Developing a Native Win32 Application for Windows 7 Touch

In a previous post, I discussed pros and cons of different development platforms for Windows 7 touch applications. In this post, I’ll continue elaborating on each development environment  and discuss common development considerations and issues for a touch application when using native C++.  If you haven’t read the Windows Touch Guidance whitepaper, please review this document for good general guidance on developing a touch application. Note: Some of this base material is repeated from my WPF post.

How Much “Touch” is Enough?

One benefit of Windows touch is single touch and multitouch gestures are converted to mouse messages if they aren’t handled explicitly by your application. Therefore, your application may be somewhat touch friendly already. Depending on the touch scenario you want to support, you may only need to tweak your application in a few areas and be able to provide a good touch user experience. A good reference to explain what makes an application touch “friendly”, “enabled” or “optimized” is the MSDN Touch Guidelines.

For the remainder of this post, I’ll focus on key touch considerations and suggest ways to implement using native C++.

Touch Input Panel (TIP)

The TIP can be very handy if you want to allow users to enter text without a keyboard. Several “slate” PC’s now exist and either have an external keyboard or allow the user to configure the notebook to hide the keyboard. The TIP has existed since Tablet PC edition and is available in all versions of Windows 7. For native code, the TIP is displayed when the system caret is displayed.

Here is sample code that displays the system caret in a window if you click the left mouse button.

CreateCaret(hWnd, NULL, 5, 20);
xPos = LOWORD(lParam); 
yPos = HIWORD(lParam);


This is the behavior in an application:


Since the TIP is displayed when the caret is displayed, most native controls that allow text entry will display the TIP.  If you are planning on using DirectX, the TIP will not display in full screen mode. You will need to implement your own text entry for full-screen mode DirectX applications.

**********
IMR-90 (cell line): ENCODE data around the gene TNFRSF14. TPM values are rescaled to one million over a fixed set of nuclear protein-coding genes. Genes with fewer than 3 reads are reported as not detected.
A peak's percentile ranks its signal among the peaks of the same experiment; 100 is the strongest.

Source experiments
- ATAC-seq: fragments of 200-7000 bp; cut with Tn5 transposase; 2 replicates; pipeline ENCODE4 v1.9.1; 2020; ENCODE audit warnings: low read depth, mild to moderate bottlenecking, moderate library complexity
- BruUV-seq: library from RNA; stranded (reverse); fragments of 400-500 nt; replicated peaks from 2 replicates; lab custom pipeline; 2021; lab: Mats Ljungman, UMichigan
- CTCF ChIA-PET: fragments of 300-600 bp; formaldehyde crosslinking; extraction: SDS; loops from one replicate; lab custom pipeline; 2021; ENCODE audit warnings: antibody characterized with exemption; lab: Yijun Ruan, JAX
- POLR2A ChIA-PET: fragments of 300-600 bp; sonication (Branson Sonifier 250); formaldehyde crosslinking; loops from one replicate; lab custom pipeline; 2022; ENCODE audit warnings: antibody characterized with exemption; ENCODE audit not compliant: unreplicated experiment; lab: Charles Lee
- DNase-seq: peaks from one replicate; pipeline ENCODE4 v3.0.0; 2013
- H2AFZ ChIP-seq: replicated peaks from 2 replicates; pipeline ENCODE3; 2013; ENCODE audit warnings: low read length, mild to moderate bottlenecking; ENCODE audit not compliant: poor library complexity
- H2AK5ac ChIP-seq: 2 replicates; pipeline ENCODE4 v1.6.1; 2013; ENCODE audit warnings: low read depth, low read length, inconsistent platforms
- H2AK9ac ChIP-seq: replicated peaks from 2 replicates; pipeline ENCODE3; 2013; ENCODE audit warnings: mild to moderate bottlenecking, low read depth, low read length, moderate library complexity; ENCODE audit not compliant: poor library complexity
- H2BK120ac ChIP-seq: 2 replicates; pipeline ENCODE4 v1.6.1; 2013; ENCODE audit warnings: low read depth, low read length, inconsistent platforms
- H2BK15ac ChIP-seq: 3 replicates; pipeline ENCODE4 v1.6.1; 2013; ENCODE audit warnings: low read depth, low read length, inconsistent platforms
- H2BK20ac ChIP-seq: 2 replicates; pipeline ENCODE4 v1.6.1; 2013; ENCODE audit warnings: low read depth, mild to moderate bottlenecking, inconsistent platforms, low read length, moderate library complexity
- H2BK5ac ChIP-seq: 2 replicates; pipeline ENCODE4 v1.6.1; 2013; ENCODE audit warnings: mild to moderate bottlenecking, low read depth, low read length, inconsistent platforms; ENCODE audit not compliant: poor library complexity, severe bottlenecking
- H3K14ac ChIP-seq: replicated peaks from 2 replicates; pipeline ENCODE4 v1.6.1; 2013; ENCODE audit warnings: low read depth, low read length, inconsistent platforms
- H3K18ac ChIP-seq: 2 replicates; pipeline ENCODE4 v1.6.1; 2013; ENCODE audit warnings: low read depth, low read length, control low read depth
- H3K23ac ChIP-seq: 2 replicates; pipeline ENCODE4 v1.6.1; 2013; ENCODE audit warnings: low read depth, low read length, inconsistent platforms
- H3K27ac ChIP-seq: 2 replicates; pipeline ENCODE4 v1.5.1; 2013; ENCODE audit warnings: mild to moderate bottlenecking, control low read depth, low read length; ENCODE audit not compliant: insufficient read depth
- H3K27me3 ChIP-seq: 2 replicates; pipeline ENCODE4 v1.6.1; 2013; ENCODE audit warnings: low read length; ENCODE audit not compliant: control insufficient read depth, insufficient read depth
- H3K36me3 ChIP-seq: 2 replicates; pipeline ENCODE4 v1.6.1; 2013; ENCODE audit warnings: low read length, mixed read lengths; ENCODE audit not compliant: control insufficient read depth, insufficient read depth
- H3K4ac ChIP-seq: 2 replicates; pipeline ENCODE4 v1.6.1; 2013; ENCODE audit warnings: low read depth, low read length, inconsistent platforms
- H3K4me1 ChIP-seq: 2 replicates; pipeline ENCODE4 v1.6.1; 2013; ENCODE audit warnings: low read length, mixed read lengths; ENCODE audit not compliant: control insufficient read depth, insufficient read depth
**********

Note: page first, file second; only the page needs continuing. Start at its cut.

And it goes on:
Screen Orientation and Rotation

The Windows 7 Engineering Guidance for Slate PCs recommends PC’s to enable screen rotation automatically through sensors or a manual hardware button. If you plan on targeting mobile touch PC’s, you should consider supporting screen rotation for your touch application. To support rotation, you generally detect the screen dimensions have changed and then change the layout. If your application supports window resizing, you can leverage that same functionality for screen orientation and rotation.

For native C++ applications, you can determine landscape or portrait orientation by using the GetSystemMetrics function to retrieve the height and width of the full screen. For screen rotation, you can listen for the WM_DISPLAYCHANGE message in your  WindowProc function’s switch statement.  For code samples on detecting screen orientation and rotation, see Detecting Screen Orientation and Screen Rotation in Tablet PC Applications.

Gestures, Manipulations, and Inertia

Developing in native C++ allows you full access to all of the Windows 7 touch API’s. Therefore, you can implement simple gestures or very complex custom manipulations.  Here’s a quick summary of each item.

  • For raw touch information, you  can register your application to receive WM_TOUCH messages. WM_TOUCH messages combine down, up, move and other states into one message.
  • If you plan on just implementing well know gestures such as pinch zoom, rotate, pan, etc., you can use the WM_GESTURE message which is generated for common gestures.
  • For manipulations, the application needs to implement the IManipulationProcessor interface.
  • For inertia, the IInertiaProcessor interface can be used in conjunction with the IManipulationProcessor interface.

One of the best resources for native touch development the Touch topic in the Windows Platform SDK.  Also be sure to review the SDK samples on touch as well.

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